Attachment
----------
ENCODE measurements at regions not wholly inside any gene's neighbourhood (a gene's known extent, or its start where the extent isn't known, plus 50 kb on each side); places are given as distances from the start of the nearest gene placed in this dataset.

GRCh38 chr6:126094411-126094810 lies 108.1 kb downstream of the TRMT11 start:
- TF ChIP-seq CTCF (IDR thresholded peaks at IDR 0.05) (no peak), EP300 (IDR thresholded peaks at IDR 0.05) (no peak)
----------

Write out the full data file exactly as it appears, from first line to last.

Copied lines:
ENCODE measurements at regions not wholly inside any gene's neighbourhood (a gene's known extent, or its start where the extent isn't known, plus 50 kb on each side); places are given as distances from the start of the nearest gene placed in this dataset.

GRCh38 chr6:126094411-126094810 lies 108.1 kb downstream of the TRMT11 start:
- TF ChIP-seq CTCF (IDR thresholded peaks at IDR 0.05) (no peak), EP300 (IDR thresholded peaks at IDR 0.05) (no peak)